Artist Michael Hayes recently completed a mosaic based on a photo he took of an aspen glen in Colorado several years ago.
I wanted to share this mosaic for several reasons and not merely because it is a strong work by someone just starting out with mosaic.
Contrast of Hues
Contrast is critical for creating images that are visually interesting. Notice how the cool blue and warm yellow make a great contrast. If you are stumped for a color scheme, look at a color wheel online for a starting point.
Keep in mind that the color palettes available in tile are limited to a finite number of colors, and a big part of the process of creating a mosaic is finding a way to render the image with the available colors. Unlike paint, which can be blended to any hue or tint, tile colors are fixed.
One way of working around this limitation is to make the mosaic larger and cut the tile smaller and then create color fields that are a mix of small pieces of different hues.
Contrast of Values
Value contrast (light/dark contrast) is even more critical than hue contrast for creating strong images. If you don’t understand what I mean by that, think about how strikingly “real” black-and-white photographs and drawings can be.
Black and white and various shades of gray aren’t the only way to achieve value contrast.
In Michael’s composition, look at the trunks of the aspen trees and notice how they are composed entirely of tiles with a blue hue. (I think even the “white” tiles have a slight blue tint, but I could be wrong about that.)
Also notice the sense of lighting and dimension that is created by using these white or lightly tinted tiles with the lower value (darker) blues.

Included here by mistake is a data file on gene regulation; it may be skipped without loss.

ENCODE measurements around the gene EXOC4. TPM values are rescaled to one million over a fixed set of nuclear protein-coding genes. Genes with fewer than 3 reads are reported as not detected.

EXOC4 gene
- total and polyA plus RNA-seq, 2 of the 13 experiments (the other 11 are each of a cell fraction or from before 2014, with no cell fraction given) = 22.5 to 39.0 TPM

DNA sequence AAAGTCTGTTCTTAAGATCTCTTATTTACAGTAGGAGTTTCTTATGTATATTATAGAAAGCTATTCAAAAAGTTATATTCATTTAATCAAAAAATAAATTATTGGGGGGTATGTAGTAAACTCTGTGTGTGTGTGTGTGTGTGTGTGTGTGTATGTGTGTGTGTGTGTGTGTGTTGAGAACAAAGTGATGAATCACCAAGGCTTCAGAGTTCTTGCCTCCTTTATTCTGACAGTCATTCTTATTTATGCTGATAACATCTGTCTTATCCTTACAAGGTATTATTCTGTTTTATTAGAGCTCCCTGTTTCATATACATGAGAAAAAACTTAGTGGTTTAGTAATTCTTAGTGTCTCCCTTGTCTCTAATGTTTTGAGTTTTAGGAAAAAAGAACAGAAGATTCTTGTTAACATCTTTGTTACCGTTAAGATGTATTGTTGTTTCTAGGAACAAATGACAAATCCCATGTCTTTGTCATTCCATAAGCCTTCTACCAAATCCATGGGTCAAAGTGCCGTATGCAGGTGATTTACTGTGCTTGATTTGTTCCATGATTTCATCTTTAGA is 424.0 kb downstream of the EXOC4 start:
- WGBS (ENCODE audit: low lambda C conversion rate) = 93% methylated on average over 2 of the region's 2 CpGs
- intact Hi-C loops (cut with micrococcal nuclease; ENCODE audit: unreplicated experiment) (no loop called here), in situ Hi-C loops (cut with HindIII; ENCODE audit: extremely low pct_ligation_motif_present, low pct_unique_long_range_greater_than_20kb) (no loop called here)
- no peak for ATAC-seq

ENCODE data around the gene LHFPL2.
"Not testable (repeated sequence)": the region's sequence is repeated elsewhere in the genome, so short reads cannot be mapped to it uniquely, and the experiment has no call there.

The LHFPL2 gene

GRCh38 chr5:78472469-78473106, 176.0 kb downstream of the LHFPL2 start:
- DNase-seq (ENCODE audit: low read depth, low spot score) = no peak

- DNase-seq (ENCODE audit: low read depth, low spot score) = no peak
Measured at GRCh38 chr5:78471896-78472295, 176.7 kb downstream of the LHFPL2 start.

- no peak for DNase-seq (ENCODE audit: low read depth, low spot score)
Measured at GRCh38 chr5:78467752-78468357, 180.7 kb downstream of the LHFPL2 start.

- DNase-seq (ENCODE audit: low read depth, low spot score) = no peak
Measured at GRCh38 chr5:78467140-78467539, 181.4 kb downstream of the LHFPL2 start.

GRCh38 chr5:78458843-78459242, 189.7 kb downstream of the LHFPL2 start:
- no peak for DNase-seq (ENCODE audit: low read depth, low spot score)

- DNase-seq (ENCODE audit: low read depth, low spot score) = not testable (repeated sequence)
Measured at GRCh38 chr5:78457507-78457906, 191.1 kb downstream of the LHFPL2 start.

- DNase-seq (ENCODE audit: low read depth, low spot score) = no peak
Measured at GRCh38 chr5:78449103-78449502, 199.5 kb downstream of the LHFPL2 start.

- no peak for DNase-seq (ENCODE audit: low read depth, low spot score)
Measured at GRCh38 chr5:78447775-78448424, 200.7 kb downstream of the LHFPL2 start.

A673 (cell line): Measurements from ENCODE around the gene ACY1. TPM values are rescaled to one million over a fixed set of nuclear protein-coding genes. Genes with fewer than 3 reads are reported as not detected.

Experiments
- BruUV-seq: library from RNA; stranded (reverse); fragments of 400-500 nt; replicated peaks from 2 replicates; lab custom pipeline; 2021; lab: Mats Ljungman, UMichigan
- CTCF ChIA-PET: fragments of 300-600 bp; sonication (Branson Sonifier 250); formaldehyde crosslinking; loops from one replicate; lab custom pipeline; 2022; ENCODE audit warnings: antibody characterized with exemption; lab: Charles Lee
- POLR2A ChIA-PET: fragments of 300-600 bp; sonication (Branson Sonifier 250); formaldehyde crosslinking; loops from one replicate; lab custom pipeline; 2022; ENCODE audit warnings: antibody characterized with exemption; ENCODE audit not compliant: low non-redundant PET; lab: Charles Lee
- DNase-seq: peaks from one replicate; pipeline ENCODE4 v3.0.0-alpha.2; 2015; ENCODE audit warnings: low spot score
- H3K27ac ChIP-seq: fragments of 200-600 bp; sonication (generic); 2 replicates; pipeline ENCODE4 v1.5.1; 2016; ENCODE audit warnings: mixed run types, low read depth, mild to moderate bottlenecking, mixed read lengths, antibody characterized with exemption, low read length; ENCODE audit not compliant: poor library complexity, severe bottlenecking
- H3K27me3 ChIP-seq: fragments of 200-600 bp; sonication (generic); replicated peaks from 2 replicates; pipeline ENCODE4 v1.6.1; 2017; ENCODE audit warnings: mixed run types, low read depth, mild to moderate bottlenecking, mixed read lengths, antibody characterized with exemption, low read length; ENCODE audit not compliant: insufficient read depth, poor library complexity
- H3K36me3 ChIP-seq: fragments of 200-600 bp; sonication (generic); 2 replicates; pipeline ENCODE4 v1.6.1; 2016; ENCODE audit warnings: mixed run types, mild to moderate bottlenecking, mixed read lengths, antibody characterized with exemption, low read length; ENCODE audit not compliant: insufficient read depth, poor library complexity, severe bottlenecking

The yellow leaves versus the dark green of the forest in the background is another contrast in value that gives this mosaic a sense of depth.
Never forget that value contrast is essential for creating a sense of light and depth.
TIP: Planning a composition should always be done with value contrast in mind.
Viewers always have a more objective appreciation for a work of visual art than the artist who created it. The reason is simple: The artist is biased by the version of the image that exists in her head and all that she intended to accomplish in the image.
The viewer is completely free from those specific preconceptions. (Although it is worth noting that we all bring a lot of biases based on culture and expectations from other works of art.)
Not being encumbered by what the artist intended, the viewer can only see what is there (or what cultural conditioning associates with what is there.)
That is why Michael was somewhat surprised when I told him that I thought the composition was even stronger for its semi-abstract qualities.
The choice of uniform triangles for the leaves instead of something more leaf shaped was inspired in my opinion. Not only did it avoid the tedious absurd task of trying to shape each leaf, it also made this figurative composition more abstract in nature.
Now, artists who struggle to make figurative representative art might think of this observation about abstract qualities as a slight or a disparaging comment or something negative.
Far from it, the abstract aspects of this figurative composition make it MUCH more interesting to people who have spent years and years in the studio.
Iridescent Glass as Accent
Michael used iridescent glass tile in the best possible way: Instead of using the iridescent to make the entire composition or an entire element in that composition, Michael sprinkled iridescent accents through the composition as a whole.
Specifically, Michael scattered iridescent yellow tiles throughout the regular yellow tiles used for the aspen leaves which dominate the composition.